This evidence can consist of medical bills or reports, witness testimony and photo documentation of the motor vehicle accident. You may include additional evidence if you’ve filed a personal injury lawsuit against the at-fault party. This can involve accident interrogatories where they must answer written questions under oath within a specific amount of time. 

Deposition testimony may also be included in a claim that goes to trial. This evidence consists of a recorded interview where the defendant tells their side of the accident. This can be helpful if their story changes while testifying in court. 

Claim eligibility

Your eligibility for redress is largely contingent on the severity of your injury and that the accident was the fault of the other driver either completely or partially. The claim is recorded against the compulsory third party (CTP) insurer of the at-fault driver. You can still make a claim with the CTP if you are partially at fault, but your compensation may be lessened. 

You are not eligible for personal injury compensation if you do not have an injury. You should, of course, make a claim with your car insurance company, but the goal of compensation claims is to cover injuries and suffering incurred after an accident. The insurance companies will handle vehicle details and attempt to get you a payout for repairs. 

There are two instances where an injured person may not be eligible for compensation: the injured person is the at-fault driver or no one was at fault. 

At the same, you may not be aware of an injury for a while due to shock after the accident. You can apply for road accident compensation within certain time limits depending on your state. Queensland grants three months if the vehicle cannot be identified. Otherwise, you will have nine months after the motor vehicle crash to file a claim, or at the first sign of injury symptoms. 

The best way to get ahead of any time limits on making a claim is to act right away. Gerard Malouf & Partners offers no-obligation personal injury law advice on claims so you can get the information you need. 

Uninsured drivers

Accidents where you are uninsured could cause significant financial damage. If you are partially or at fault for the accident, you will have to cover the costs out of pocket.

Furthermore, in accidents where the victim of the crash does not have insurance, insurance companies may have a harder time verifying who the at-fault party is, making compensation claims more complicated. 

Unregistered vehicles

If you were the victim of a car crash with an unregistered vehicle, you can make a claim against the statutory body of the CTP called Nominal Defendant, in order to seek compensation. This legal body operates to help people injured in a car crash when they do not have insurance. Every insured driver’s CTP is connected to their registered vehicle, so without registration, there is no insurance coverage and therefore the Nominal Defendant must step in.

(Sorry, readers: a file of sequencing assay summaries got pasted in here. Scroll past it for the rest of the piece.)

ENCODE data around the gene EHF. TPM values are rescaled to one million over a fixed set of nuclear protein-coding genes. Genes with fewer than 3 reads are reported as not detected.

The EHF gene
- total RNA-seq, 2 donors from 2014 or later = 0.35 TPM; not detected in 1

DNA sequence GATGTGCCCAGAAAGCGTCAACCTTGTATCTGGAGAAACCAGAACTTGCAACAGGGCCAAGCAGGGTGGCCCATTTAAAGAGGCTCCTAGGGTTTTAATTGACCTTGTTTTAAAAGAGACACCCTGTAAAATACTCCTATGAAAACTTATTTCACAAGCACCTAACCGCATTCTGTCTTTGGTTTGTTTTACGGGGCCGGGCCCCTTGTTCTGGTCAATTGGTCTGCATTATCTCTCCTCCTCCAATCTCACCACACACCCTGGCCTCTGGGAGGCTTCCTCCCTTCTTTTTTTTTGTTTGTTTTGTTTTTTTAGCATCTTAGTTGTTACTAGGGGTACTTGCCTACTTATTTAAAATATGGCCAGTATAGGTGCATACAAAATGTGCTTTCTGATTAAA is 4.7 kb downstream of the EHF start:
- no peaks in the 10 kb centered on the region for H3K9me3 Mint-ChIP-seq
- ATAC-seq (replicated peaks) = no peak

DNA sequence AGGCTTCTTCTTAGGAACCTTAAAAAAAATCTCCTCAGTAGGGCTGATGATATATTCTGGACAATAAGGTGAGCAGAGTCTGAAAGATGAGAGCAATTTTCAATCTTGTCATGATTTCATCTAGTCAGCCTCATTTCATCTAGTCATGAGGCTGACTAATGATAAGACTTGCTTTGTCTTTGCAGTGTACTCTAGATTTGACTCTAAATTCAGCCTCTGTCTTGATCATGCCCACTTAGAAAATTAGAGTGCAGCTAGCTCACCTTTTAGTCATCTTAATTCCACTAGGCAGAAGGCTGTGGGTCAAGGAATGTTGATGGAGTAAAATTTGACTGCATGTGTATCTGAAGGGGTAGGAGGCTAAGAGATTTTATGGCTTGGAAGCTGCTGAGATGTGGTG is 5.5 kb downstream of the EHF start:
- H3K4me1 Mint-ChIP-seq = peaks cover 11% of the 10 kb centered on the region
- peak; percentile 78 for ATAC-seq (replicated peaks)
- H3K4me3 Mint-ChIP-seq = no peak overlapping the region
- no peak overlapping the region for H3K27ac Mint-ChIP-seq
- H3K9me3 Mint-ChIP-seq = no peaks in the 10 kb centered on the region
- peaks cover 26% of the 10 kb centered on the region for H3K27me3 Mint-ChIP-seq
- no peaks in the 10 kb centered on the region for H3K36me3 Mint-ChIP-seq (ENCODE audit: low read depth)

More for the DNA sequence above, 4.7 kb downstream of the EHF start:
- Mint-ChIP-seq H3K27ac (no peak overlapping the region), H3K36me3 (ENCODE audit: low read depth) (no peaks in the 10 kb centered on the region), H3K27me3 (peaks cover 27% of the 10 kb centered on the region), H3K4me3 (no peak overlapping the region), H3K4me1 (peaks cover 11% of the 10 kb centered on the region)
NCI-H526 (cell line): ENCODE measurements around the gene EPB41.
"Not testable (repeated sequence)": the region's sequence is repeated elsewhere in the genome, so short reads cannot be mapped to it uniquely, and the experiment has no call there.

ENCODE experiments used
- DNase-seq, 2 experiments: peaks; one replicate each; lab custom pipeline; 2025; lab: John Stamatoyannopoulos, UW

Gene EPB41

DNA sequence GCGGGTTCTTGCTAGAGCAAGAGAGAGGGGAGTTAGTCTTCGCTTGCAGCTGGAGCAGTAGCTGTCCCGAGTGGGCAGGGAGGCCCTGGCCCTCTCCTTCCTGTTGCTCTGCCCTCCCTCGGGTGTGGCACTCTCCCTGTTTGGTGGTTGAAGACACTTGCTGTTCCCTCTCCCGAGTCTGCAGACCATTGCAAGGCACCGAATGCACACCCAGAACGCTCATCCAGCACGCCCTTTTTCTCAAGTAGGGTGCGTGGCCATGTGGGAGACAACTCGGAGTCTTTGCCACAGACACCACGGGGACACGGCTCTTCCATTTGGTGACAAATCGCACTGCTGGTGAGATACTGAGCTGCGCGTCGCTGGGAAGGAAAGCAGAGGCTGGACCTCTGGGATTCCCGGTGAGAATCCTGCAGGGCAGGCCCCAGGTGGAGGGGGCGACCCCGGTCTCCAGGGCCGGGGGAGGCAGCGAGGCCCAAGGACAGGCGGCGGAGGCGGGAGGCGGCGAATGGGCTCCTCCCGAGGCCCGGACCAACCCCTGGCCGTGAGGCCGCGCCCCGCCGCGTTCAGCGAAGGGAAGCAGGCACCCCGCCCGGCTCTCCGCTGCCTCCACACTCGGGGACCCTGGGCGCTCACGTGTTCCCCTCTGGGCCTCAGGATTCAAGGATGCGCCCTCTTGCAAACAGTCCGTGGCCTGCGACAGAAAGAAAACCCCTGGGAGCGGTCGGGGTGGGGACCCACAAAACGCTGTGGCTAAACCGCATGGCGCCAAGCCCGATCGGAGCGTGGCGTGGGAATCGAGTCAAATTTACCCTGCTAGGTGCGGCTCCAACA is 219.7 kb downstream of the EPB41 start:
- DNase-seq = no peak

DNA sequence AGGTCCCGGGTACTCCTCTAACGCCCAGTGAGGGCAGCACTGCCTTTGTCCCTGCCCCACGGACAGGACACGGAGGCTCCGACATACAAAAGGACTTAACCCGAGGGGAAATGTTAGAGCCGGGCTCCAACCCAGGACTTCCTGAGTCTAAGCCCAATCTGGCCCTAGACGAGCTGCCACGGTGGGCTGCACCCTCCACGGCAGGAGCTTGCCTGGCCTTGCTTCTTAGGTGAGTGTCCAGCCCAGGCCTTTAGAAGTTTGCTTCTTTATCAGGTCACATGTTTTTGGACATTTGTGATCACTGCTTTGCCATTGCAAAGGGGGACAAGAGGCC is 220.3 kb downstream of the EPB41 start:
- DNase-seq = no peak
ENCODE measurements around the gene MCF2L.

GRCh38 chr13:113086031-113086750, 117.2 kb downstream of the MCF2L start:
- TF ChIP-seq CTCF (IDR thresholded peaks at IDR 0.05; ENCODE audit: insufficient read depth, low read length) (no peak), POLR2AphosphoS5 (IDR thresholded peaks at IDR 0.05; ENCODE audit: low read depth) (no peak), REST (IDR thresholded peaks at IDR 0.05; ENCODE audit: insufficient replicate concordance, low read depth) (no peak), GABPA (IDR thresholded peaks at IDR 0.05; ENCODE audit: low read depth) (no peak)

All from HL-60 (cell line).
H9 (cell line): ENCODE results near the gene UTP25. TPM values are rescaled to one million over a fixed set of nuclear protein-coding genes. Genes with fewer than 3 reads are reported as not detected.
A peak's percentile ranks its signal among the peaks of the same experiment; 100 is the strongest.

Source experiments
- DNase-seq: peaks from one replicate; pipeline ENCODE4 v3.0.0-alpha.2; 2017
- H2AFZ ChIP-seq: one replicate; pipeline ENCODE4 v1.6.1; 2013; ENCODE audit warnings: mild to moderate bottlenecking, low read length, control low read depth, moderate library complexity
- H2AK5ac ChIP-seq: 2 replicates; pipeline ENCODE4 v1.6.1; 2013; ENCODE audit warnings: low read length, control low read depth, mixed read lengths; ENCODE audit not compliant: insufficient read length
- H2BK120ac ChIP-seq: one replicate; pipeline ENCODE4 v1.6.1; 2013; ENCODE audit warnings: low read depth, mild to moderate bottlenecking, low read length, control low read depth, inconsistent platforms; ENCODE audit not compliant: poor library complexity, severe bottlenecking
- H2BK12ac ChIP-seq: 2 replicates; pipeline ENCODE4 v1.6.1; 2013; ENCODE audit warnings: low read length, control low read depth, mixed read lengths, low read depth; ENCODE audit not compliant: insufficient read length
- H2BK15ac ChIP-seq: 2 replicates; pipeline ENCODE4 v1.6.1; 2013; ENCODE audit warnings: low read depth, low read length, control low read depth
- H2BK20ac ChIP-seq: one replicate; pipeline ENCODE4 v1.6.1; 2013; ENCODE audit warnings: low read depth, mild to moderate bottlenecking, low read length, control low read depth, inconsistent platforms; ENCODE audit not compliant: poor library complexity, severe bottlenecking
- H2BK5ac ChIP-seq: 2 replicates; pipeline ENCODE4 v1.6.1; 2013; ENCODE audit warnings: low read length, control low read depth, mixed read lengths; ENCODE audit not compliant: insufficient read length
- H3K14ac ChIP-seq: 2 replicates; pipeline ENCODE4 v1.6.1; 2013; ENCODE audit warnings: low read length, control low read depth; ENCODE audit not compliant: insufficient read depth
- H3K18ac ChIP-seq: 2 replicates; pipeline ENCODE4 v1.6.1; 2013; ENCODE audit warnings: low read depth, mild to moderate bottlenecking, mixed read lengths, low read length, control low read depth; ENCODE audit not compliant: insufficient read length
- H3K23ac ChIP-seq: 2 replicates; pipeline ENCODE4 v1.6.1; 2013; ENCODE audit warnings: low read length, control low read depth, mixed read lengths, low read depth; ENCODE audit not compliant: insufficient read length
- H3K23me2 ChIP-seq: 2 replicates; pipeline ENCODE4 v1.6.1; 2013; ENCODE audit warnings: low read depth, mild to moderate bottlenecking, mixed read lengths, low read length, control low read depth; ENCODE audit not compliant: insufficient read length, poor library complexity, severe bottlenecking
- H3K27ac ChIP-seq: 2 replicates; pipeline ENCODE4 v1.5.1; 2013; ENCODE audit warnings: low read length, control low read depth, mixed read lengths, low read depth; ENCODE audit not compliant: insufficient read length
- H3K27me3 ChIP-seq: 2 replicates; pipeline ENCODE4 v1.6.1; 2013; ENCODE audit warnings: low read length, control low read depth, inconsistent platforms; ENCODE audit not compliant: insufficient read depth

The at-fault, unlicensed driver will not affect your claim for compensation as long as the negligent driver’s vehicle was registered. 

Types of claims you can make after a car accident

There are two types of claims you can make after an accident: a personal injury claim and a property damage claim. 

Personal injury claims

Your personal injury claim involves all of the injuries, pain and suffering, lost wages and so on that you have incurred after the accident. Because your compensation will depend on the severity of your injuries, here is a brief overview of how insurance companies determine physical severity:

  • Minor: Soft tissue injuries like a sore back, whiplash and muscle injuries.
  • Non-minor: Fractures and organ damage like a broken arm or injuries requiring surgery.

Compensation entitlements also reflect your losses based on severity:

  • Minor injury: Income support, medical and home care expenses for up to six months.
  • Non-minor injury: Income support, medical and home care expenses for up to 24 months and a lump sum for past and future lost income.
  • Non-minor injury over 10% whole person impairment (WPI): Includes additional lump sum compensation for pain and suffering for injuries involving the back, head or neck, internal organs and occupational diseases.

The WPI is the percentage of injury resulting in disability to the entire body. 

You are eligible for a personal injury claim no matter how you were injured in the accident, from driver to pedestrian, you can still claim compensation eligibility.